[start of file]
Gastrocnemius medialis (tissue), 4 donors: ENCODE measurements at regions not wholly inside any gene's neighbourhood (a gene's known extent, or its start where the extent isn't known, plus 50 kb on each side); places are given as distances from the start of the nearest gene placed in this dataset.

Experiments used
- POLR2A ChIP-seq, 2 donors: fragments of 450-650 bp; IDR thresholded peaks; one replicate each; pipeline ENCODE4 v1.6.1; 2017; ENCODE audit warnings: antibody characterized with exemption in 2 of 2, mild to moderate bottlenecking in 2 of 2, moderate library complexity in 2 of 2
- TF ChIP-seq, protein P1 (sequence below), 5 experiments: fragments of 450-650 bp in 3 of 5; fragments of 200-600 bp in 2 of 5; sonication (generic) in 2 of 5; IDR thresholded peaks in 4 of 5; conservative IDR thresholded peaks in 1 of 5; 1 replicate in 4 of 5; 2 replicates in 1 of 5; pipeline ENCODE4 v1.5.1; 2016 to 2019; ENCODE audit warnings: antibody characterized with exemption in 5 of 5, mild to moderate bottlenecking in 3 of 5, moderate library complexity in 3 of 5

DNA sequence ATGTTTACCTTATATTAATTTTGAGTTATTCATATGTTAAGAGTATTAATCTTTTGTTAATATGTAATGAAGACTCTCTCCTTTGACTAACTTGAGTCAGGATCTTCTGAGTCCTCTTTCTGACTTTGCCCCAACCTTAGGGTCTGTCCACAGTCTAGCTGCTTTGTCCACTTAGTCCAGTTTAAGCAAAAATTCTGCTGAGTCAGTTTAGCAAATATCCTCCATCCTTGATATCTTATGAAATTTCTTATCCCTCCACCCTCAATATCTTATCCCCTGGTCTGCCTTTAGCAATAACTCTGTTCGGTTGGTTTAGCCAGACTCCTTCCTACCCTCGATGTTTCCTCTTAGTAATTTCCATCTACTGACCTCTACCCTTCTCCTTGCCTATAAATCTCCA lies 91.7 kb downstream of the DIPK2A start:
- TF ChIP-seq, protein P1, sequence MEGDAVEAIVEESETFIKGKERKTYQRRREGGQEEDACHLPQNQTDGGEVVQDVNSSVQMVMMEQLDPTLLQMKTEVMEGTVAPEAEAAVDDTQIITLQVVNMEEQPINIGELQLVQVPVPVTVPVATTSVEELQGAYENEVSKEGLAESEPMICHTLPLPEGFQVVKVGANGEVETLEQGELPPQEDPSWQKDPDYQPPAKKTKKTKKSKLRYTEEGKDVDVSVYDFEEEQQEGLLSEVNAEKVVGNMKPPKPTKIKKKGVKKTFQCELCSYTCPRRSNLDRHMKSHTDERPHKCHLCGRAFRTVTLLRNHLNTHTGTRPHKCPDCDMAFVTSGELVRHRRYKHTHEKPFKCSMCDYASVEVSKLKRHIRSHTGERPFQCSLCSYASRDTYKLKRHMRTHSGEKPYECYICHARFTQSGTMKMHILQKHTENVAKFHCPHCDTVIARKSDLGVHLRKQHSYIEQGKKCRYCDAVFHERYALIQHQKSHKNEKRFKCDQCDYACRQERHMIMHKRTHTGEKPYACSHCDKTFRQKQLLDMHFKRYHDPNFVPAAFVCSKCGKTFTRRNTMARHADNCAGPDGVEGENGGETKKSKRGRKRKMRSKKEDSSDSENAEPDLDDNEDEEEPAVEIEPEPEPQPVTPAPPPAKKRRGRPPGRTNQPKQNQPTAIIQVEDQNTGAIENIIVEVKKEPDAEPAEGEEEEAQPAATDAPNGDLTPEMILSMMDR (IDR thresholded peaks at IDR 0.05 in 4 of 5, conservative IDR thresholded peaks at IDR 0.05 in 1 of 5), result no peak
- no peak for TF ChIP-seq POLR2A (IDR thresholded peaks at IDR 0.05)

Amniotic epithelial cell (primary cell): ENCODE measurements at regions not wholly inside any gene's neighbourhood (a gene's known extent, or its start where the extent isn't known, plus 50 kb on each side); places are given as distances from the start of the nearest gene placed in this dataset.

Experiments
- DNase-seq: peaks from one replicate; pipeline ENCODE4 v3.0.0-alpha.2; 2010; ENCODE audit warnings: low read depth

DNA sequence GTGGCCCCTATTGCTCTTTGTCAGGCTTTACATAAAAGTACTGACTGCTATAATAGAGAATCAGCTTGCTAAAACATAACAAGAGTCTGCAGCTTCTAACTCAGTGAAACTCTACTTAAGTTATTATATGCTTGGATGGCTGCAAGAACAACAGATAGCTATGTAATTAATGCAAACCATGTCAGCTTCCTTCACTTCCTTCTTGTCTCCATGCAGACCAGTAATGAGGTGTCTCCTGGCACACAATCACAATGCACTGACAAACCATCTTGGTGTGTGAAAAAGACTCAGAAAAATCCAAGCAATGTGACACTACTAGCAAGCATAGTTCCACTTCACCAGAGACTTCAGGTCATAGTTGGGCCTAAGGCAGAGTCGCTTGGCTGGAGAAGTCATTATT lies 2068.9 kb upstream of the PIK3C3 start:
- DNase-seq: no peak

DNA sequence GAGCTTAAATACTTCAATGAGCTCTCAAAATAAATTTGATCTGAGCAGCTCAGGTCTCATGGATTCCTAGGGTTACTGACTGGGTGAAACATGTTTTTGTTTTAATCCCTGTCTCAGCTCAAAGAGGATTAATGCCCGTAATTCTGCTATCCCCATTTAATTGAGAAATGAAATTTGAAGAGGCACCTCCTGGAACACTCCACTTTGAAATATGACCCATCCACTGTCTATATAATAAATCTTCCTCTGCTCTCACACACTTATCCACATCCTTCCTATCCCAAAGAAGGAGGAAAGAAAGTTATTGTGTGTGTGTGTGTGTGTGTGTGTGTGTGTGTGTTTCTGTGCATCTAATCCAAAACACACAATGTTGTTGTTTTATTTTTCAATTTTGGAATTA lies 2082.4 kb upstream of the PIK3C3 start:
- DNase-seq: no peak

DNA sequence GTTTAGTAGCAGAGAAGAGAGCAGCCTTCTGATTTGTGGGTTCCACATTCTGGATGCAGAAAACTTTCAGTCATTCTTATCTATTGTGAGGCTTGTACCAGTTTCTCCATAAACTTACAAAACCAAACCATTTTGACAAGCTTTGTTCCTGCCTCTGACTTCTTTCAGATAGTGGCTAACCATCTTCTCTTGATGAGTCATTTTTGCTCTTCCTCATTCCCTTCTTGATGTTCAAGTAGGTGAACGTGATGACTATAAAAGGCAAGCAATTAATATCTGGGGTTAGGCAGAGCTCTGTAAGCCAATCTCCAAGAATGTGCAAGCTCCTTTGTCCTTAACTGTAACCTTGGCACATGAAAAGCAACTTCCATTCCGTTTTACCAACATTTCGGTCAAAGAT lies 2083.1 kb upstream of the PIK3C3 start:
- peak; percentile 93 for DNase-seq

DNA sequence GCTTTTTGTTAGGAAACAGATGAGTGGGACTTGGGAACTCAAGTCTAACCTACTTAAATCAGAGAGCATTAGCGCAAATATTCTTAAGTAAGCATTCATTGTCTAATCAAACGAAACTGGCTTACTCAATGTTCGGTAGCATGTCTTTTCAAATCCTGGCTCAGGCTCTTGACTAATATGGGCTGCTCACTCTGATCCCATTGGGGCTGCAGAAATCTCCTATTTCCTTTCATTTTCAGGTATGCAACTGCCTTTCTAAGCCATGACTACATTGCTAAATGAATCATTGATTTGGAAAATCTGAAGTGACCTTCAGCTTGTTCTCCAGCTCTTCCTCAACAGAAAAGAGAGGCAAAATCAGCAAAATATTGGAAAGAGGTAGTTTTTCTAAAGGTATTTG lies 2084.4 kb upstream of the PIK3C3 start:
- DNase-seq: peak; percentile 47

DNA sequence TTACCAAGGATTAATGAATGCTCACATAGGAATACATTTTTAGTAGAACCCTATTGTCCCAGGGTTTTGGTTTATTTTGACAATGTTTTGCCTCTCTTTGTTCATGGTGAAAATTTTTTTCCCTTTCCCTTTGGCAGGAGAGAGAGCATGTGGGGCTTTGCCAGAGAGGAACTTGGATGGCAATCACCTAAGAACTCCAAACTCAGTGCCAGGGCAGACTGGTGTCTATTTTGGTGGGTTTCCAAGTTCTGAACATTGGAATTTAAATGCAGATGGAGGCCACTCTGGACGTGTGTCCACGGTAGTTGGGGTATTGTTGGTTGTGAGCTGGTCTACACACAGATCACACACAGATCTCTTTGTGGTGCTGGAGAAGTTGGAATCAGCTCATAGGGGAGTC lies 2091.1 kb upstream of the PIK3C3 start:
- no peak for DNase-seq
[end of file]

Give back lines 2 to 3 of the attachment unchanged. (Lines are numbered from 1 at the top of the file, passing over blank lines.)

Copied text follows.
Experiments used
- POLR2A ChIP-seq, 2 donors: fragments of 450-650 bp; IDR thresholded peaks; one replicate each; pipeline ENCODE4 v1.6.1; 2017; ENCODE audit warnings: antibody characterized with exemption in 2 of 2, mild to moderate bottlenecking in 2 of 2, moderate library complexity in 2 of 2